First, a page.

The game’s protagonist is a young American girl Samantha “Sam” Everett who wants to become a magician. We come to know her in the moment she arrives to the mysterious Dread Hill House on her way to London. At first we watch an introduction with foreboding atmosphere, then the game begins: Sam decides to become an assistant to a mysterious neurobiologist – Dr. David Styles. During one of his experiments, she starts to discover his dark secrets, the apparently haunted house, and the links between various unexplained events going on in Oxford. Sam also tries to become a member of the Daedalus Club, by solving their enigmas with references to Greek mythology (see the illustrations below) and Lewis Carroll’s famous novel “Alice’s Adventures in Wonderland”.

Prometheus bound to a rock with an eagle that eats his liver [source]
Mercury Fountain in the Christ Church College scenery. The game’s action takes place in Oxford so most of the city locations were reproduced [source]
Daedalus is the name and the symbol of the magic club [source]
Artemis and Atlas [source]
Cupid and Psyche statue by Antonio Canova [source]
Found by Aleksandra Bondarczuk (student in MA course)

Elaborated by Dorota Bazylczyk

Trojan… Cheese

Historia de una gaviota y del gato que le enseñó a volar (1996, The Story of a Seagull and the Cat Who Taught Her to Fly) is an amazing novel by the Chilean writer Luis Sepúlveda, for children from 8 to 88 years of age, as the author declares:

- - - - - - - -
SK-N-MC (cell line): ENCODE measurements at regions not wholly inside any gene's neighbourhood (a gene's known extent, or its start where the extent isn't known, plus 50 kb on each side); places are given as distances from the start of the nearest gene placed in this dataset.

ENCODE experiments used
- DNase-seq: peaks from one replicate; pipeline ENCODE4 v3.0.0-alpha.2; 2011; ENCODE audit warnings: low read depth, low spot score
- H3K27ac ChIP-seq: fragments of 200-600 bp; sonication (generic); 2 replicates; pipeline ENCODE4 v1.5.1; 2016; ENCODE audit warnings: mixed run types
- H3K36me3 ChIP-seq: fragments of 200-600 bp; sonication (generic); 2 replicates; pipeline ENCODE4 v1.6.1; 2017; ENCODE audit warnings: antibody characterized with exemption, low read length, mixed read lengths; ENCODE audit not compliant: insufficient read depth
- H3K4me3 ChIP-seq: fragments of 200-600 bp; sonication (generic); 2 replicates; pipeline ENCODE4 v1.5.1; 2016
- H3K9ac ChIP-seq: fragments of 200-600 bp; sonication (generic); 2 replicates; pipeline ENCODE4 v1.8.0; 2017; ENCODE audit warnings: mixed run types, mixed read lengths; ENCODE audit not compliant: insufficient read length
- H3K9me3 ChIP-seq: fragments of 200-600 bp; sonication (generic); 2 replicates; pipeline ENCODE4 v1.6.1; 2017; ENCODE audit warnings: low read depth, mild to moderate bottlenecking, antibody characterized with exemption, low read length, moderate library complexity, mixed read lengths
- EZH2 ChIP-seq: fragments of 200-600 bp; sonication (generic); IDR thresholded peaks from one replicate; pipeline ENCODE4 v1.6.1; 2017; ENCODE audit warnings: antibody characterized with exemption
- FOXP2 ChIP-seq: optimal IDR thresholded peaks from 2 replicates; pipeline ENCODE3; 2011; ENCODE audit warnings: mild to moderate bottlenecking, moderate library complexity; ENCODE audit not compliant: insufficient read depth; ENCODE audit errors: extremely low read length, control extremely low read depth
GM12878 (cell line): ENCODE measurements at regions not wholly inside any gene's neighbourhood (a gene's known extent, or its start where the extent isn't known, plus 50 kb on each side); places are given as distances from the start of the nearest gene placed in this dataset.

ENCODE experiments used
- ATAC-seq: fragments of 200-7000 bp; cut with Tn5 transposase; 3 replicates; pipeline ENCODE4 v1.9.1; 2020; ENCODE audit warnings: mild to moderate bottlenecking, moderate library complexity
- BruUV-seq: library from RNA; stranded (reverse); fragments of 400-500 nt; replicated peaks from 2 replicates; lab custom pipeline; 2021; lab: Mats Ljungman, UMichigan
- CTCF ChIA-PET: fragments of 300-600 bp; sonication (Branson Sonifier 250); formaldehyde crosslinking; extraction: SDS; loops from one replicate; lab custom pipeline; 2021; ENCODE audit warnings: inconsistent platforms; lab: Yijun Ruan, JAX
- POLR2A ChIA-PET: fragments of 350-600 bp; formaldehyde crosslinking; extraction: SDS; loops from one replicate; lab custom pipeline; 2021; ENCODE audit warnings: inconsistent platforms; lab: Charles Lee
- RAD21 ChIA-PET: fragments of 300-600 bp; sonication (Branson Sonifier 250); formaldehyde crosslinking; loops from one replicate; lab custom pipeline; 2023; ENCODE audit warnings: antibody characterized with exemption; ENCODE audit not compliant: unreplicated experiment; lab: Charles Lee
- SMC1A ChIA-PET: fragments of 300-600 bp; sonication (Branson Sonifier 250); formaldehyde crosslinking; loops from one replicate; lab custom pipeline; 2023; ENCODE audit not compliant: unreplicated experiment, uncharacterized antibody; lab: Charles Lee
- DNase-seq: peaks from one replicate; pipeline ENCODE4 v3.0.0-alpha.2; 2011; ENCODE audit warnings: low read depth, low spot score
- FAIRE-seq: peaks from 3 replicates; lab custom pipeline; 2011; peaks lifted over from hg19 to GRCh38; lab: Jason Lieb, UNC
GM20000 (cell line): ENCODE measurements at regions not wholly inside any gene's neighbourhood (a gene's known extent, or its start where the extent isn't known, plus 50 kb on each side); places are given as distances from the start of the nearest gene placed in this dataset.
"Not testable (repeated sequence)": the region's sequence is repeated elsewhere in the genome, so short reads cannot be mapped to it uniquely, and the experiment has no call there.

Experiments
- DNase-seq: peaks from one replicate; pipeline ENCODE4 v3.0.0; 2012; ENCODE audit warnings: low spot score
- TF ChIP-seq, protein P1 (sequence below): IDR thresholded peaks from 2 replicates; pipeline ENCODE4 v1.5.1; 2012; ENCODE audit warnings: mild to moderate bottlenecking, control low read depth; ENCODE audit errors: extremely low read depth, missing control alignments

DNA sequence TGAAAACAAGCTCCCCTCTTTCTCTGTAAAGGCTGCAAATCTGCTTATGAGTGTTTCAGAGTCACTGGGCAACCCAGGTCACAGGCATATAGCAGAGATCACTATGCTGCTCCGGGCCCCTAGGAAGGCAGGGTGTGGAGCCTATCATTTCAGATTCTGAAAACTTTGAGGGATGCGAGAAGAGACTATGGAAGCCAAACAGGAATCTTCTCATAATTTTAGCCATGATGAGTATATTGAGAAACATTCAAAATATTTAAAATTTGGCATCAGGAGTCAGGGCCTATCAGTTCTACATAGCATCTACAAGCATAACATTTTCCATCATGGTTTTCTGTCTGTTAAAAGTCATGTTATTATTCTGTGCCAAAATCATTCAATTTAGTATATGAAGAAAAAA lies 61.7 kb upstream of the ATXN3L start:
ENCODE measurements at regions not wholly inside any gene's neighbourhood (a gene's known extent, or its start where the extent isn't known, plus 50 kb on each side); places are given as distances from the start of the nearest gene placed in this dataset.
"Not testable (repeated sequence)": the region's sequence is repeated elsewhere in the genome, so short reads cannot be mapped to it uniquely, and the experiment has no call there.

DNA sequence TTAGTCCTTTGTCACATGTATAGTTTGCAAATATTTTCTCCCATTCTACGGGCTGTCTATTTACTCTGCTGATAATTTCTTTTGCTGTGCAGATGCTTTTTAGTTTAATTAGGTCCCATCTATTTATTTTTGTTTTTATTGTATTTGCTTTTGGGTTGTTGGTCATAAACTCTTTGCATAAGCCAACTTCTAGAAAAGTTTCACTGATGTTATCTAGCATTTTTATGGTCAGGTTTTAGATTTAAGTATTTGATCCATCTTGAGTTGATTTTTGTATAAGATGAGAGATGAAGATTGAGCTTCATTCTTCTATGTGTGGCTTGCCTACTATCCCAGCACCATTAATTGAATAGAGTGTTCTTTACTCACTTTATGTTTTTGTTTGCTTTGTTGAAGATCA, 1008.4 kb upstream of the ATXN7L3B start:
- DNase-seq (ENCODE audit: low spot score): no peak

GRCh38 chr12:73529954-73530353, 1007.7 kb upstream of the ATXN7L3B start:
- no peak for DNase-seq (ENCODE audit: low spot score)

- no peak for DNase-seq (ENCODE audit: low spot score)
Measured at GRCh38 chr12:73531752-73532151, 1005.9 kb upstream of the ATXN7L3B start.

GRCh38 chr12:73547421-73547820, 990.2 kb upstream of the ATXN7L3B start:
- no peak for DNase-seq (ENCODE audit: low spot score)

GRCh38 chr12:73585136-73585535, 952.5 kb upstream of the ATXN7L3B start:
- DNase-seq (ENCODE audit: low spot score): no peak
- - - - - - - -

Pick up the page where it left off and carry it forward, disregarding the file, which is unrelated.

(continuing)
Sepulveda English
Source: Books Google

In 1998 the Italian director Enzo D’Alò created an animation, La Gabbianella e il Gatto (in Engl. as Lucky and Zorba), based on the novel. His vision met with Sepúlveda’s approval who even agreed to give his voice to the character of the Poet in the animation. It is a “must-see” because of the touching story, artistic values, and a wonderful soundtrack. And the Antiquity-lovers will discover in the movie the traces of the Trojan myth:

DVD cover (Italian edition), phot. by K.M.

The Poet and his daughter live in a port city, they help a group of street cats and they feed birds. Both the book and the movie transmit a powerful ecological message, however, without moralizing, but in a deeply touching way. The protagonist is the cat Zorba who comes to know – in dramatic circumstances – a young seagull Kengah, wounded after the contact with “the curse of the humans”, that is a petrol spill due to an oil tankship disaster. She knows she is dying, so she uses all her strength to bear her egg and she beggs Zorba to make her three promises. (1) Not to eat the egg. (2) To incubate it. (3) And to learn the chick-to-be-born to fly. Kengah indeed dies and Zorba – “who always keeps the promises he makes” – becomes a cat mother-father for the little she-seagull who soon comes to the world. With his friends, he names her Fortunata (diminutively Fifì, in English Lucky), as she was lucky enough to be under their protection. As time passes, Fifì growns up, thinking she is a cat…

Source: https://it.wikipedia.org/wiki/La_gabbianella_e_il_gatto

The charming story merits to be discovered in full directly, while reading and watching it, so here we will focus only on the ancient motif that appears in the animation. At a certain point Fifì gets kidnapped by the rats. The cats prepare a rescue expedition. They consult the Encyclopaedia, owing to the help of the library cat Diderot. They find the right strategy under the letter “H”, that is Homer and the myth of the Trojan Horse. A short council brings the clear plan: Zorba and his friends know what an equivalent for the Trojan Horse to use: a huge loaf of cheese – the Trojan Cheese, inside of which they will hide to jump unexpectedly at the rats: